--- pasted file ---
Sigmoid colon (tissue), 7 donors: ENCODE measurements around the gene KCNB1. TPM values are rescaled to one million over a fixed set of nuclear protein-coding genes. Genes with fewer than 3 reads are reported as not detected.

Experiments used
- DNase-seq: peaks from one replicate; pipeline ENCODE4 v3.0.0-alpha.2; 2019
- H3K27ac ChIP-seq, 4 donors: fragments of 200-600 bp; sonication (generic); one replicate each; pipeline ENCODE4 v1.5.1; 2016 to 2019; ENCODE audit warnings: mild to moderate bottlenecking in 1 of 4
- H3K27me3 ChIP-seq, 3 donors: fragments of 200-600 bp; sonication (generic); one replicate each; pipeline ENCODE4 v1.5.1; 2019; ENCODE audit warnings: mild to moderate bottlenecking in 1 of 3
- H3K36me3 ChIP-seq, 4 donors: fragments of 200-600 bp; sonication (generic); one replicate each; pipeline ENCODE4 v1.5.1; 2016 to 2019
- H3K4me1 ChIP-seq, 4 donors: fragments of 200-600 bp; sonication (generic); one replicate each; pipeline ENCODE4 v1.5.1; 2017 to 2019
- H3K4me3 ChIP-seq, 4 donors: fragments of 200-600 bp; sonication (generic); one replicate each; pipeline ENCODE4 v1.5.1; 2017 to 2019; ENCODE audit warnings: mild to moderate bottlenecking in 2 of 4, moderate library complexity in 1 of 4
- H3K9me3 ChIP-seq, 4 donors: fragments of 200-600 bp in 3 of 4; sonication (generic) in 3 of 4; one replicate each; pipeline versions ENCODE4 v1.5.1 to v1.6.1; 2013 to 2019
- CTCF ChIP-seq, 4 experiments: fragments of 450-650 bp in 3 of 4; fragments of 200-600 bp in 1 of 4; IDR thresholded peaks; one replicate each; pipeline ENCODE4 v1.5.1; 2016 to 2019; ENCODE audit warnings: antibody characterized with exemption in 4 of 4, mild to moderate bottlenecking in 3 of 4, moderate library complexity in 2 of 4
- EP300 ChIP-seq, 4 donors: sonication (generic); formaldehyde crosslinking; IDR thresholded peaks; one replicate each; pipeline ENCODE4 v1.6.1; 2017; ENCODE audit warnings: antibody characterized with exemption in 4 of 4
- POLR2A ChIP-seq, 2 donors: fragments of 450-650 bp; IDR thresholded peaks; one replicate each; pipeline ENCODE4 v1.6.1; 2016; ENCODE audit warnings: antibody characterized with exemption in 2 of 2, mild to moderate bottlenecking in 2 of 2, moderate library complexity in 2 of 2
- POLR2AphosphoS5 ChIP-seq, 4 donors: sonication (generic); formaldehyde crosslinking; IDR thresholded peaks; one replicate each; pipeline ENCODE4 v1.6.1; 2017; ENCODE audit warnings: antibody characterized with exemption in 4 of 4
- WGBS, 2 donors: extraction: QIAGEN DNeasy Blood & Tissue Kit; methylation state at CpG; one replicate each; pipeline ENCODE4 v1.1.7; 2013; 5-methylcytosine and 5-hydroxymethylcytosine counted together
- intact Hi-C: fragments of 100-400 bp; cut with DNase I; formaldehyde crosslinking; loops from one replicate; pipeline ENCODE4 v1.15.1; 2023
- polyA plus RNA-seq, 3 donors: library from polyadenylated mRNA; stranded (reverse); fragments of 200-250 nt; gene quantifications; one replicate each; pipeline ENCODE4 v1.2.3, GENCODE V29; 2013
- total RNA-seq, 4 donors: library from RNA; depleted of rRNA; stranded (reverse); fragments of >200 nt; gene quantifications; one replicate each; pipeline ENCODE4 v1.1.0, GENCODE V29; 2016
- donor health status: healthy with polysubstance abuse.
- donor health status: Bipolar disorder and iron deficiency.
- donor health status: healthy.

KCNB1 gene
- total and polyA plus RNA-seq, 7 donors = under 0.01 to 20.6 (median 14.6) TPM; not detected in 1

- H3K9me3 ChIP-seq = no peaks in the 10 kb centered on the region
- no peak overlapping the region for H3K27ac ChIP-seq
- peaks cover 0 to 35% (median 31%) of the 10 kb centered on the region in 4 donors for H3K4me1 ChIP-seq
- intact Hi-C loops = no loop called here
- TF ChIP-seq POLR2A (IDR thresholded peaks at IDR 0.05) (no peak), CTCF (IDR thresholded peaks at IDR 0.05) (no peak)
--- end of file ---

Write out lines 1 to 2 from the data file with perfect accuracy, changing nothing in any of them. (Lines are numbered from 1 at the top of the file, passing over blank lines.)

Sigmoid colon (tissue), 7 donors: ENCODE measurements around the gene KCNB1. TPM values are rescaled to one million over a fixed set of nuclear protein-coding genes. Genes with fewer than 3 reads are reported as not detected.

Experiments used